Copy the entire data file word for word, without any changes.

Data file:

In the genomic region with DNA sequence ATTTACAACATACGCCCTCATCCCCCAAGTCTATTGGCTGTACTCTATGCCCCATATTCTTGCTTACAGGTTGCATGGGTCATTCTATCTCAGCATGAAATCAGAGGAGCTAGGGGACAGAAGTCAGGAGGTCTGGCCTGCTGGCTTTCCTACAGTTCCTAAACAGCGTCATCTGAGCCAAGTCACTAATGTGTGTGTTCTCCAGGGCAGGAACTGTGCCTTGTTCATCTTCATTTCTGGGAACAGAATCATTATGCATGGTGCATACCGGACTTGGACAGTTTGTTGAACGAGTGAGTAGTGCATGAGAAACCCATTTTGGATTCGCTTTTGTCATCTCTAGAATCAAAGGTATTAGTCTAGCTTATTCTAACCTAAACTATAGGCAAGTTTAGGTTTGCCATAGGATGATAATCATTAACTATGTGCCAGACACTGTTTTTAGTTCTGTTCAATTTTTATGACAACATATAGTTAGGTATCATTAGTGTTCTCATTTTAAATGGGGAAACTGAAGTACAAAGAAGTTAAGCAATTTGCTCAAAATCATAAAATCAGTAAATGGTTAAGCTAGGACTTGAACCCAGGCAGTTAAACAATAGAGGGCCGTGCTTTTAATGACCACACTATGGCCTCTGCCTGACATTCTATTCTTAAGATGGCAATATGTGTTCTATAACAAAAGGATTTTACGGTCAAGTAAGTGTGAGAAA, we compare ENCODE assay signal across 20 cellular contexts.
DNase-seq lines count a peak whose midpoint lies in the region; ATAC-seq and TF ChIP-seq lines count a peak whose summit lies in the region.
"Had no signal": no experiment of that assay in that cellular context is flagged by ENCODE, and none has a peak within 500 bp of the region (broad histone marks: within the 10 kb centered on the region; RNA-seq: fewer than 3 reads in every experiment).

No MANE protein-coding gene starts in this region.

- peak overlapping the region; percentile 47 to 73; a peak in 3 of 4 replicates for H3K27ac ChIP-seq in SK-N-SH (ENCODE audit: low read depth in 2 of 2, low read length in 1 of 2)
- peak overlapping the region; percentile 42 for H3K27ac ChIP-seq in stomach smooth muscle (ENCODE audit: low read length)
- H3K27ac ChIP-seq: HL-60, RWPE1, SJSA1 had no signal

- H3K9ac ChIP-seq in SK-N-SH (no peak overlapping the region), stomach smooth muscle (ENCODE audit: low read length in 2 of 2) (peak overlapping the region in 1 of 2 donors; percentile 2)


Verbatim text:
In the genomic region with DNA sequence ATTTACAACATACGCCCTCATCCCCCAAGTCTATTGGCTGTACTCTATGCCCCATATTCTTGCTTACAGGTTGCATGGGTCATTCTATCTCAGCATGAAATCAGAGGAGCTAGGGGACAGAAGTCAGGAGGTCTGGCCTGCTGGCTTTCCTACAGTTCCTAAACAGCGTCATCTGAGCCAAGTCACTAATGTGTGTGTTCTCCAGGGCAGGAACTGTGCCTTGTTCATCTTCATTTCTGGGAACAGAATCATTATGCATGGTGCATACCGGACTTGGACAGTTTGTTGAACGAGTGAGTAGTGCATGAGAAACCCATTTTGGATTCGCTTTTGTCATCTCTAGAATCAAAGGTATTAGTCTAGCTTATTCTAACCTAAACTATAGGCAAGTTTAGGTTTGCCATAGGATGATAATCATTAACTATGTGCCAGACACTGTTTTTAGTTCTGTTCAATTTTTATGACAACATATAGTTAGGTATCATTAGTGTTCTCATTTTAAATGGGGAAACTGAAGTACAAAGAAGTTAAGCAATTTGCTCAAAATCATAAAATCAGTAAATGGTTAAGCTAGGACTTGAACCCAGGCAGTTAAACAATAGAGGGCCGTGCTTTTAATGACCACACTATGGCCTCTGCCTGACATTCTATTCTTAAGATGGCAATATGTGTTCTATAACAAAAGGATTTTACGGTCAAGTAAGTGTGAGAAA, we compare ENCODE assay signal across 20 cellular contexts.
DNase-seq lines count a peak whose midpoint lies in the region; ATAC-seq and TF ChIP-seq lines count a peak whose summit lies in the region.
"Had no signal": no experiment of that assay in that cellular context is flagged by ENCODE, and none has a peak within 500 bp of the region (broad histone marks: within the 10 kb centered on the region; RNA-seq: fewer than 3 reads in every experiment).

No MANE protein-coding gene starts in this region.

- peak overlapping the region; percentile 47 to 73; a peak in 3 of 4 replicates for H3K27ac ChIP-seq in SK-N-SH (ENCODE audit: low read depth in 2 of 2, low read length in 1 of 2)
- peak overlapping the region; percentile 42 for H3K27ac ChIP-seq in stomach smooth muscle (ENCODE audit: low read length)
- H3K27ac ChIP-seq: HL-60, RWPE1, SJSA1 had no signal

- H3K9ac ChIP-seq in SK-N-SH (no peak overlapping the region), stomach smooth muscle (ENCODE audit: low read length in 2 of 2) (peak overlapping the region in 1 of 2 donors; percentile 2)